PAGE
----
Monday, 6 June 2011

Baltimore, Volume 1: The Plague Ships, by Mike Mignola, Christopher Golden and Ben Stenbeck – reviewed by Stephen Theaker

The First World War ended in February 1916. Those soldiers not killed by the plague deserted to be with their families, and there was no one left to fight. No one, that is, except Lord Henry Baltimore, determined to hunt the plague to its supposed source, Haigus, a vampire whose right eye he put out with a bayonet in a French ditch. A German bullet cost Baltimore his leg, but that insult lost him so much more, and thus his quest began, a quest which will “cost the lives and souls of everyone he loves”.

I haven’t read the illustrated novel version of this story, so I cannot compare them, but this superb volume, written by Hellboy creator Mike Mignola and Christopher Golden, with moody, clear, dynamic art from Ben Stenbeck, stands alone without trouble. It begins in Villefranche, where Baltimore makes an ally of Vanessa Kalderos, granddaughter of a powerful witch, and ends on Furiani, the island base of the German underwater fleet.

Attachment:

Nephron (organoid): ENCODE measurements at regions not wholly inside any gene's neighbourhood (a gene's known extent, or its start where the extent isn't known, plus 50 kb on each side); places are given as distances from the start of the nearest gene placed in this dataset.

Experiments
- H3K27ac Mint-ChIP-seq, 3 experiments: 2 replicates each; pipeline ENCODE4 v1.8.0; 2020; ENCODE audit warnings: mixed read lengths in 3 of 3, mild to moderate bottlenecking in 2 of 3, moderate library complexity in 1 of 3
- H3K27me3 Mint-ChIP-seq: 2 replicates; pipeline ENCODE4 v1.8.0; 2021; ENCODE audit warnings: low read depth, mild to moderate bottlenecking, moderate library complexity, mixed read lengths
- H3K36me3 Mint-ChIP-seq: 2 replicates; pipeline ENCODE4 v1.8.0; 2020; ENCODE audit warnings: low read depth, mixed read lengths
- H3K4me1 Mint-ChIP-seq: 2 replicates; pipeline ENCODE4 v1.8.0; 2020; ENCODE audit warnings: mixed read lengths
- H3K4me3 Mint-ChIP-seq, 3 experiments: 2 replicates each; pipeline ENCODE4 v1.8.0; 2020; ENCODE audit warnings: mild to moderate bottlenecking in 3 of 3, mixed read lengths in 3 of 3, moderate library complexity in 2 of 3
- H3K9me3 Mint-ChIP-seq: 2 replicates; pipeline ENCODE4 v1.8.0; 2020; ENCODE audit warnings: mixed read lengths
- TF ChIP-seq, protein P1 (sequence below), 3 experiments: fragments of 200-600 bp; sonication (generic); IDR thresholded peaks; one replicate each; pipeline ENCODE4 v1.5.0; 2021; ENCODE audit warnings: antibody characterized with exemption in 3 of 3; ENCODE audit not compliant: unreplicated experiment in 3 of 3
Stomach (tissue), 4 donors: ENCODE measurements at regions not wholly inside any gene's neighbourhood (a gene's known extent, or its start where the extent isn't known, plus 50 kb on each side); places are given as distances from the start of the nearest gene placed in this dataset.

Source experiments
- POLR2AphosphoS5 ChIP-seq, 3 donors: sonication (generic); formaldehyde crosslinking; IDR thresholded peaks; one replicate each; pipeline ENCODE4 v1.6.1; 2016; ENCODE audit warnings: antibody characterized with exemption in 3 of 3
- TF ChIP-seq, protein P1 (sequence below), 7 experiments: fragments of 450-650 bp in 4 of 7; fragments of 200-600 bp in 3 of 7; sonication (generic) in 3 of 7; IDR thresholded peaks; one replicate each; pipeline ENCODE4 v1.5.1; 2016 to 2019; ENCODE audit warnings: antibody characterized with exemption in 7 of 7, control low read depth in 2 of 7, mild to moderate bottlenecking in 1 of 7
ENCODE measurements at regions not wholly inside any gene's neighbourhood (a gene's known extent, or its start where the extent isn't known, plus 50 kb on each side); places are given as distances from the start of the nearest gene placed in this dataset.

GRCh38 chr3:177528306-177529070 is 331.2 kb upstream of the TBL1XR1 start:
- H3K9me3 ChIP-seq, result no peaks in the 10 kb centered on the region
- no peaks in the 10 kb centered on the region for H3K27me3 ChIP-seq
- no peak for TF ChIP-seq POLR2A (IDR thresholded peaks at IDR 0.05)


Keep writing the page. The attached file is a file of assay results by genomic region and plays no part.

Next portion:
It’s a story of great scale, full of surprises and fine detail. I was particularly taken with the design of the submarine troops that appear later in the story, and especially struck by the look of fear upon Baltimore’s face as he faced almost insurmountable odds. He’s willing to put himself in danger’s way, but when fighting he’s almost the automaton suggested by his wooden leg, a killing machine with the soul of an ordinary, terrified but very brave man.

I’ll look forward to any future volumes in the series with great eagerness.

Baltimore, Volume 1: The Plague Ships, written by Mike Mignola and Christopher Golden, art by Ben Stenbeck. Dark Horse, tpb, 144pp. Amazon US. Amazon UK.

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